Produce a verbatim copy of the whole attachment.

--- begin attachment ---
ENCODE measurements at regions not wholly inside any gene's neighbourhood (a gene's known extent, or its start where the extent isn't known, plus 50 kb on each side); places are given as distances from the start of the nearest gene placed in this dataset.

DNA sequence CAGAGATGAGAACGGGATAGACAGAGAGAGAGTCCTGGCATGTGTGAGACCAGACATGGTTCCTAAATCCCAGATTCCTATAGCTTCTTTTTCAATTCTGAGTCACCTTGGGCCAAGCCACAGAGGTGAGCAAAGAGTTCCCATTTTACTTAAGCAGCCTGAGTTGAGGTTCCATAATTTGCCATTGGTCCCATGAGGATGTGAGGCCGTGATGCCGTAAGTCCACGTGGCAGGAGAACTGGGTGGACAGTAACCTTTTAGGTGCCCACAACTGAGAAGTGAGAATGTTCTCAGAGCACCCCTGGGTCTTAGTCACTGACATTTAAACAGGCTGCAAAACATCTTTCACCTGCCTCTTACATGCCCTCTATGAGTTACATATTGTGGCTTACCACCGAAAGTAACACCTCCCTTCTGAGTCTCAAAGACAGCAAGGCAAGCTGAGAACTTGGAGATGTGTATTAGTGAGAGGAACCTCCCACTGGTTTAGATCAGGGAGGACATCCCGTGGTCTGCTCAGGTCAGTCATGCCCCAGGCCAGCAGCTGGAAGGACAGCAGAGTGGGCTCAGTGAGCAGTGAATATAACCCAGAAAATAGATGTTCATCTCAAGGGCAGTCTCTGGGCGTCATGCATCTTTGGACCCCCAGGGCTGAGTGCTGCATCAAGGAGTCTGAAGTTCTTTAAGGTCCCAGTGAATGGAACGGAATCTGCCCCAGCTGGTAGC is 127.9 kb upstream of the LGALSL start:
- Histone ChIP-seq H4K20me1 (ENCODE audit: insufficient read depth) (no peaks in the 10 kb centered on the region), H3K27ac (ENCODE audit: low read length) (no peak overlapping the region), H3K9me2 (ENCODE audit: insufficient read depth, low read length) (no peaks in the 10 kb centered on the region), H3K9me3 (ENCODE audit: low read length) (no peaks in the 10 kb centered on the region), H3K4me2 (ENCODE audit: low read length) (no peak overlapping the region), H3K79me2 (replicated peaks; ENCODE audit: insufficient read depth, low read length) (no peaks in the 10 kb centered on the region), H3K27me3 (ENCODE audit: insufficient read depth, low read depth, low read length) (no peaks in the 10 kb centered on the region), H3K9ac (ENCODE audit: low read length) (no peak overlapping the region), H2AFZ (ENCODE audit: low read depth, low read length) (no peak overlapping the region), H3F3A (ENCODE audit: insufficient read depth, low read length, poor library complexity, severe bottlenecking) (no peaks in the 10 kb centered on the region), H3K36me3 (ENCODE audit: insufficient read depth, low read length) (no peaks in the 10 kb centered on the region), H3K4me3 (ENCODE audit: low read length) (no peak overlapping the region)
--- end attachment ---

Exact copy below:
ENCODE measurements at regions not wholly inside any gene's neighbourhood (a gene's known extent, or its start where the extent isn't known, plus 50 kb on each side); places are given as distances from the start of the nearest gene placed in this dataset.

DNA sequence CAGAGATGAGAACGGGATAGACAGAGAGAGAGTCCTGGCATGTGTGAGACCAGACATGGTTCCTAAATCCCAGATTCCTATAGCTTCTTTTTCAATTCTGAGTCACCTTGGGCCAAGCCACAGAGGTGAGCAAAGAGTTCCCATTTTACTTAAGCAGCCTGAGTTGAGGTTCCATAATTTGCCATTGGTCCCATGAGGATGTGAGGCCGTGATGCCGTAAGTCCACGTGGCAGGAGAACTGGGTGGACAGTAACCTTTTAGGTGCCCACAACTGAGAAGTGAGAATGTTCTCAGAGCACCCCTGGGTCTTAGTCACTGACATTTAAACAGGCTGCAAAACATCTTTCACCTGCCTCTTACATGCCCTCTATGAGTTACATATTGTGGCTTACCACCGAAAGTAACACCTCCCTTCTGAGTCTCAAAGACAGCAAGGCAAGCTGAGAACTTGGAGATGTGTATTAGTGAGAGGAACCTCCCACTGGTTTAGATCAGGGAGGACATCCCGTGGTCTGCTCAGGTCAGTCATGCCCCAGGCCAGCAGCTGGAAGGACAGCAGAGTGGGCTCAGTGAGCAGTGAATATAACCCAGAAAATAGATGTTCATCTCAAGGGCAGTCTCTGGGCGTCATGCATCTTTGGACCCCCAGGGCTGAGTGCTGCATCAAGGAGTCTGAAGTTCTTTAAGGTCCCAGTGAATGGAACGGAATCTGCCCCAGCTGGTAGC is 127.9 kb upstream of the LGALSL start:
- Histone ChIP-seq H4K20me1 (ENCODE audit: insufficient read depth) (no peaks in the 10 kb centered on the region), H3K27ac (ENCODE audit: low read length) (no peak overlapping the region), H3K9me2 (ENCODE audit: insufficient read depth, low read length) (no peaks in the 10 kb centered on the region), H3K9me3 (ENCODE audit: low read length) (no peaks in the 10 kb centered on the region), H3K4me2 (ENCODE audit: low read length) (no peak overlapping the region), H3K79me2 (replicated peaks; ENCODE audit: insufficient read depth, low read length) (no peaks in the 10 kb centered on the region), H3K27me3 (ENCODE audit: insufficient read depth, low read depth, low read length) (no peaks in the 10 kb centered on the region), H3K9ac (ENCODE audit: low read length) (no peak overlapping the region), H2AFZ (ENCODE audit: low read depth, low read length) (no peak overlapping the region), H3F3A (ENCODE audit: insufficient read depth, low read length, poor library complexity, severe bottlenecking) (no peaks in the 10 kb centered on the region), H3K36me3 (ENCODE audit: insufficient read depth, low read length) (no peaks in the 10 kb centered on the region), H3K4me3 (ENCODE audit: low read length) (no peak overlapping the region)